Blog Archive

Hiding a WordPress MetaBox – Without Disabling It

On a few WordPress projects I’ve needed to make use of a taxonomy for organizational/archive purposes that are a bit…out of the ordinary.

In one example a taxonomy term was used to create year based archives – but the taxonomy was assigned (and created) based on a combination of custom fields that were selected.

In another example, the term was used to define the source of the content that was automated to import into WordPress through a cron job.

In both examples the taxonomy terms are critical for the project/site’s basic functionality but, they are also not something a user should be editing or modifying willy-nilly.

As anyone who debugs software knows, sometimes hiding things like this can lead to posts ending up in impossible cases so it’s nice to be able to provide an end-user (or admin, depending on the project) with a back door to be able to view and correctly assign terms.

Enter the hidden_meta_boxes filter. Using the snippet below, adjust your post type and taxonomy slugs in order to default the meta box to be hidden.

 * Always force hiding the year taxonomy metabox.
 * This still keeps it available for a user to open through
 * screen options - the display state is not persisted once
 * they leave the page's session.
 * @param array     $hidden List of hidden metaboxes.
 * @param WP_Screen $screen The active admin screen.
 * @return array
function tacreative_default_hide_years( $hidden, $screen ) {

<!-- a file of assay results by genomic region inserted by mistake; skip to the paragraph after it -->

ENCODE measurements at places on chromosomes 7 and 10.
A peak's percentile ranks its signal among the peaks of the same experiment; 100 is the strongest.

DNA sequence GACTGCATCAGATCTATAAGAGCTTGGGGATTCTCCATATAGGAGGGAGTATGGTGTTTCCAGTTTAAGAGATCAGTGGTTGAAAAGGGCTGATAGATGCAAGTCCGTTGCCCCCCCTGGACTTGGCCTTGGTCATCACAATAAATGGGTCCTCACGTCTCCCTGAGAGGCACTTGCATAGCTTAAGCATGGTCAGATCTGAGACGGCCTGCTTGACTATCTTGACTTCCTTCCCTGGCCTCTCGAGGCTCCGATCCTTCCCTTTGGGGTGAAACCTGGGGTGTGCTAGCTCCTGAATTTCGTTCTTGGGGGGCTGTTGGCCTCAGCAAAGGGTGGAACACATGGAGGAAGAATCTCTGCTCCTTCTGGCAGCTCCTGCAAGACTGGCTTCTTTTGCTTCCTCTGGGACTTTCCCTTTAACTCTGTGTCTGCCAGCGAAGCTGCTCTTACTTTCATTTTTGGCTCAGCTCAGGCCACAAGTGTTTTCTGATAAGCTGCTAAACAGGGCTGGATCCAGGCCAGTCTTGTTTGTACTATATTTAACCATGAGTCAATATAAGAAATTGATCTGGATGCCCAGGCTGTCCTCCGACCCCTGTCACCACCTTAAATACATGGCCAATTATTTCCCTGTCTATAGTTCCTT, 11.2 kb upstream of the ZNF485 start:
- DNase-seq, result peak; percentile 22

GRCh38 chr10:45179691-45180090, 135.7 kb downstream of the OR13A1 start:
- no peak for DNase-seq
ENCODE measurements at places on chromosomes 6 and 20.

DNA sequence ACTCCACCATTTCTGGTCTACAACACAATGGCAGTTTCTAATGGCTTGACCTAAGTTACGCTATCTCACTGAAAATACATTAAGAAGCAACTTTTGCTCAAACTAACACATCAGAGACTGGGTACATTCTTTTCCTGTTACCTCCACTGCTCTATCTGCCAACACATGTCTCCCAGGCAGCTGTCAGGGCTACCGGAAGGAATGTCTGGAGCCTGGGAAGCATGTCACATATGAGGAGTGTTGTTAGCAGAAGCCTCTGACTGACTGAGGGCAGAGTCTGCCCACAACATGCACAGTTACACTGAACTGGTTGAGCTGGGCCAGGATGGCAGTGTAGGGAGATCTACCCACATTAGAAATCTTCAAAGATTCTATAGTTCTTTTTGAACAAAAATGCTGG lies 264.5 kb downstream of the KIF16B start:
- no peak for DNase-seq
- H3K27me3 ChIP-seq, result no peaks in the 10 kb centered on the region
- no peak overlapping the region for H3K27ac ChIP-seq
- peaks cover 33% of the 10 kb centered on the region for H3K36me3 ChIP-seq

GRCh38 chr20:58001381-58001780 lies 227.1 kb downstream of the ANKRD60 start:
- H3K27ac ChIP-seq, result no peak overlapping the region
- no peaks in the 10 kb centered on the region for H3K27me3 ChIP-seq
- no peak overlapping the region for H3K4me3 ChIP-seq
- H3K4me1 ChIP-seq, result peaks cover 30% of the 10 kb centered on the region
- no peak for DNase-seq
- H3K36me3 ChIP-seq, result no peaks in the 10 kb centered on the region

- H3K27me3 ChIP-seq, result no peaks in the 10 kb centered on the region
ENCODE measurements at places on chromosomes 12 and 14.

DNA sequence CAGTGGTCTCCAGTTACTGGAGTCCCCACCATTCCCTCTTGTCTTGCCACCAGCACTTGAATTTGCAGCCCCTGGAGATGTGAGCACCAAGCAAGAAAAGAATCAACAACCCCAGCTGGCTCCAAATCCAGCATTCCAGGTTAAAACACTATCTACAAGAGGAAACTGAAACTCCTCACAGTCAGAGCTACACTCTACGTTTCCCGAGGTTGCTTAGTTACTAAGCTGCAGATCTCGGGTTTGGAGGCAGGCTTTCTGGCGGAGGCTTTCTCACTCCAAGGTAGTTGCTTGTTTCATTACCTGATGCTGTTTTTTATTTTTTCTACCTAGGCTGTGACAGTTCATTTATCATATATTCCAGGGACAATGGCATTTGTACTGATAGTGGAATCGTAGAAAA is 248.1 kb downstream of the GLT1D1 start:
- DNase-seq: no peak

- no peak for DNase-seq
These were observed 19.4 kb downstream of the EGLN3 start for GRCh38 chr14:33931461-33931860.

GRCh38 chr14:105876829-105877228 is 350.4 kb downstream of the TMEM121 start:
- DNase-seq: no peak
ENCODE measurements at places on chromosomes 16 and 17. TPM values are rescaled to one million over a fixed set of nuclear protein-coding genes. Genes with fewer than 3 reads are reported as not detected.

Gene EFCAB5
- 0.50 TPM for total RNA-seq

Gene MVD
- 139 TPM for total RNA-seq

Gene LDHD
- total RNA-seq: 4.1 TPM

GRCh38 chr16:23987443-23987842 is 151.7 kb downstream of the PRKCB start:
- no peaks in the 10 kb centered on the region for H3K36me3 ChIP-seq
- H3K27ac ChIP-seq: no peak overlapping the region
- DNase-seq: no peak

$post_type_slug = 'magazine_issue';
    $taxonomy_slug = 'calendar_year';

    if (
        'edit' === $screen->parent_base
        && $post_type_slug === $screen->post_type
    ) {
        $hidden[] = $taxonomy_slug . 'div';
    return $hidden;
add_filter( 'hidden_meta_boxes', 'tacreative_default_hide_years', 10, 2 );

Additional Taxonomy Features

If you’re looking to add a dropdown on the admin page so users can filter by this custom taxonomy check out the article Custom Post Type Filter Admin By Custom Taxonomy

Using Ligatures to Enhance Handwritten Font Displays

Recently working on an updated business card I found myself, yet again, whipping up a quick word mark for myself.

I’d recently seen a post about using the glyphs panel in Photoshop to preview all of the characters available for a decorative font.  As I scrolled through the glyphs to see if there were any fun swooshes to add to the tail of the w at the end of my last name, I stumbled across another typographic element I’d long forgotten from my college typography classes: typographic ligatures.

Thoughtful use of typographic ligatures, which are defined as “two or more letters that are joined as a single glyph” really makes a huge difference with these handwritten style fonts.  There is a nuanced way for handwritten letters to connect.

Here are a couple other letter examples. Observe how two e’s and two o’s as the same simple letters look fine next to each other but the ligature “ee” and “oo” was an opportunity for the typography designer to add some dimension to the second letter, giving the words a more authentic handwriting feel with the variation.

Additionally that double p ligature adds a little extra curly-swirly to the first p. It doesn’t make the word any less legible and gives the word “popper” three stylistically different p’s as opposed to only one style p in the top example.

This font, Ball Pen, is not reflective of all the ligatures that may be available in other fonts. It is entirely up to the person who designed the font to decide what ligatures to support and stylistically.

As I mentioned earlier, the glyphs panel in Photoshop (open via Window > Glyphs) is also a great way to see an overview of decorative font characters available. The font I’m using had an “extra” version with graphic elements that compliment the characters in the typeface.

The polished finished version of the logo, which includes additional kerning and leading adjustments in addition to the ligature and alternate characters.

Use the slider below to compare the subtle differences between the two treatments.

Before ImageAfter Image